‘In Short, the Parasite is Killing the Host’

May 6, 2009 4:53pm

From ABC News’ Tom Shine:

David Simon used to be a newspaperman in Baltimore.  "Head and heart, I was a newspaperman from the day I signed up at my high school paper until the day in 1995, 18 years later, when I took a buyout from the Baltimore Sun and left for the fleshpots of Hollywood."

Today, David Simon is a witness before Senator John Kerry’s commerce committee looking into the "Future of Journalism."  He starts off his testimony by saying, "Ideally, rather than listening to me, you should be hearing from any number of voices of those still laboring in American journalism." 

He goes on to say the following:

"High-end journalism is dying in America and unless a new economic model is achieved, it will not be reborn on the web or anywhere else.  The internet is a marvelous tool and clearly it is the informational delivery system of our future, but thus far it does not deliver much first-generation reporting.  Instead, it leeches that reporting from mainstream news publications, whereupon aggregating websites and bloggers contribute little more that repetition, commentary and froth.  Meanwhile, readers acquire news from aggregators and abandon its point of origin — namely newspapers themselves. In short the parasite is slowing killing the host."

"Understand here that I am not making a Luddite argument against the internet and all that it offers. But democratized and independent though they may be, you do not — in my city (Baltimore) –run into bloggers or so-called citizen journalists at City Hall, or in the courthouse hallways or at the bars and union halls where police officers gather.  You do not see them consistently nurturing and then pressing sources.  You do not see them holding institutions accountable on a daily basis."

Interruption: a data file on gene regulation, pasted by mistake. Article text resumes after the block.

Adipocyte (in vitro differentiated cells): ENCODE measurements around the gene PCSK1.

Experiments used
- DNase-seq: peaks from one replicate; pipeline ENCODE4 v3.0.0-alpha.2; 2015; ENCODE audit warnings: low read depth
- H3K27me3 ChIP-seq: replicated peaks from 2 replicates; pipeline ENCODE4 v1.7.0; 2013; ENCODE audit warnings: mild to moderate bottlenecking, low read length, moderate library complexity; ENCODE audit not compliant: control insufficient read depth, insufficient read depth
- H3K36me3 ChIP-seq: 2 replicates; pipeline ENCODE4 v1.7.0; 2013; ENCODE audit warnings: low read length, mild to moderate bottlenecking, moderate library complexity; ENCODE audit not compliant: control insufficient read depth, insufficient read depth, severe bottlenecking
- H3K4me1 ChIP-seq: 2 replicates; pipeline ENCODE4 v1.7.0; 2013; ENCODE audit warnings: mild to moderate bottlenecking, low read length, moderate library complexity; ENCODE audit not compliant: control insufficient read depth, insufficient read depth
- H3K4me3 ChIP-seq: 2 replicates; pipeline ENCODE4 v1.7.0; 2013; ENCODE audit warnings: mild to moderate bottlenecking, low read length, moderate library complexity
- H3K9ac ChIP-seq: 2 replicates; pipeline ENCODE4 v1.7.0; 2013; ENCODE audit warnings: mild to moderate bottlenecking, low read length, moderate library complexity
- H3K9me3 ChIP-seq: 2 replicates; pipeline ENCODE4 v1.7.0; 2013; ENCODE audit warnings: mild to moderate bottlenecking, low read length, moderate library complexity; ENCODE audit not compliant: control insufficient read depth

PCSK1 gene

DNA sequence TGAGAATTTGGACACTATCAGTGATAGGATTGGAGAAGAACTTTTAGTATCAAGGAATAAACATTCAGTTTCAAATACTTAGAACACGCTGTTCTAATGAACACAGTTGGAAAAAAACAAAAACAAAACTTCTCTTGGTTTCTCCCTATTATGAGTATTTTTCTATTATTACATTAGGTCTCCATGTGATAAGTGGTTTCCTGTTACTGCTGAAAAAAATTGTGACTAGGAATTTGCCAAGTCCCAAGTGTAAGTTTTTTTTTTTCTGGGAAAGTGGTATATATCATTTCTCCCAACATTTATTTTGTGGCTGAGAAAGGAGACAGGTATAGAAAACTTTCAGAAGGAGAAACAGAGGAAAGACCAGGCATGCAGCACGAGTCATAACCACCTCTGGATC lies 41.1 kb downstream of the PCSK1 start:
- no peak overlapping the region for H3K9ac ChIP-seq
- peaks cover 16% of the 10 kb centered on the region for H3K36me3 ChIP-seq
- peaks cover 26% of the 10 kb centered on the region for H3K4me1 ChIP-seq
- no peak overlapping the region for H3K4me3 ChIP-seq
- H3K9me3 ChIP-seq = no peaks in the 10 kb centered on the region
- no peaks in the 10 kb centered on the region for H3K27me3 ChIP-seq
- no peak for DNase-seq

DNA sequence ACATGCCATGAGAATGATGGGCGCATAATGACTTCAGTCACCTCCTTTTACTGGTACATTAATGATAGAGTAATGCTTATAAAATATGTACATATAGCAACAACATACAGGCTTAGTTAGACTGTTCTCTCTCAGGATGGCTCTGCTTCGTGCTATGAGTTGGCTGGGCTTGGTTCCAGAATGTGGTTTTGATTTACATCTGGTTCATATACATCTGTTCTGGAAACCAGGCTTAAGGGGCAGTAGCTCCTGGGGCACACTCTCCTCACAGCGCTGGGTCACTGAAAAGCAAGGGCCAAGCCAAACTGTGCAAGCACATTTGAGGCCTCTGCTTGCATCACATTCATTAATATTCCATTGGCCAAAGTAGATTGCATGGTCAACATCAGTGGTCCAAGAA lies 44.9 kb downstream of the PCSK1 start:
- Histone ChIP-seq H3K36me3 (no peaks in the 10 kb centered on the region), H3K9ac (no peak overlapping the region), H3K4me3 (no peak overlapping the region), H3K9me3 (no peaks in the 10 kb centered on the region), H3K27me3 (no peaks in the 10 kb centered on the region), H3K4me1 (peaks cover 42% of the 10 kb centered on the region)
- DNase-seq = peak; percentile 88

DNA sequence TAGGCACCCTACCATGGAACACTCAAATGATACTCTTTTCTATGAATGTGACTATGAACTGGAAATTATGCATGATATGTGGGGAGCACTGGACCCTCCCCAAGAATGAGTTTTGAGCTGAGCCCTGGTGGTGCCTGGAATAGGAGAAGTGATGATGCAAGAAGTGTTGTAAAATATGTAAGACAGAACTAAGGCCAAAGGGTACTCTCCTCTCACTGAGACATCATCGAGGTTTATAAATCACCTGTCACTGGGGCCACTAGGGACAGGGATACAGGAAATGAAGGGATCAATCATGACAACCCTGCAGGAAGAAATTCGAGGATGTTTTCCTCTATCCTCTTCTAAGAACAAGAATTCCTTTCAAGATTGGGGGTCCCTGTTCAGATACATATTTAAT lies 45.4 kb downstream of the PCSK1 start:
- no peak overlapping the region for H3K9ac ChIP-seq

"Modern newspaper reporting was the hardest and in some ways most gratifying job I ever had.  I am offended to think that anyone, anywhere believes American Institutions as insulated, self-preserving and self-justifying as police departments, school systems, legislatures and chief executives can be held to gathered facts by amateurs pursuing the task without compensation, training or for that matter, sufficient standing to make public officials even care to whom they are lying or from whom they are withholding information."

"The idea of this is absurd, yet to read the claims some new media voices are already making, you would think they need only bulldoze the carcasses of moribund newspapers aside and begin typing.  They don’t know what they don’t know."

He calls Wall Street and the free-market logic a destructive force in journalism and adds: "in short my industry butchered itself and we did so at the behest of Wall Street."

Very powerful testimony on the day when the Boston Globe announced it wants a 23 percent cut in its union wages and the New York Times announced a $6 Sunday edition.

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